b. Anti-Muscarinic Therapy: Atropine and pirenzepine are also thought to mitigate the action of the neural-retinal growth trigger in the scleral shell. These drugs, however, even in low dosages sometimes produce unwanted side effects in selected individuals. Their long-term efficacy for use with children is unknown.
The Evidence is Clear
In view of the documented negative health, behavioral and economic impact portended by the worldwide increase in the incidence of myopia, it is essential that all eyecare professionals and staff, from eye doctors to healthcare technicians to even dispensary personnel, keep up with the latest information on controlling myopic progression in children. The following studies stand out and merit your attention: the Correction of Myopia Evaluation Trail (COMET); Children’s Overnight Orthokeratology Investigation (COOKI); The Contact Lens and Myopia Progression study (CLAMP); the Corneal Reshaping and Yearly Observation of Nearsightedness study (CRAYON); the Longitudinal Orthokeratology Research in Children study (LORIC) and the forthcoming Stabilization of Myopia by Accelerated Reshaping Technique trial (SMART).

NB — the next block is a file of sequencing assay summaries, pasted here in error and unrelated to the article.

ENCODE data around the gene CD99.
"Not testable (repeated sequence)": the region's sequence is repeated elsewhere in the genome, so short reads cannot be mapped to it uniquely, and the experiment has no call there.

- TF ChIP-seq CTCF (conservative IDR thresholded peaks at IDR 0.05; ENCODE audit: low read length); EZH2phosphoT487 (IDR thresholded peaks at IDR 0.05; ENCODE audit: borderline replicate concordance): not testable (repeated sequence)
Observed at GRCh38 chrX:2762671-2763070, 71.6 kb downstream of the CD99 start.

Understanding and early intervention is the key toward addressing the world’s growing myopia epidemic. The journey to realizing the joys and rewards of helping reduce the negative impact of myopia are easy for both parents and professional, and begins at www.myopiaprevention.org.
Special thanks to Dr. Saulius Varnas and Dr. Stephen Silberberg for their help and time taken to provide their expertise on the science of myopia control.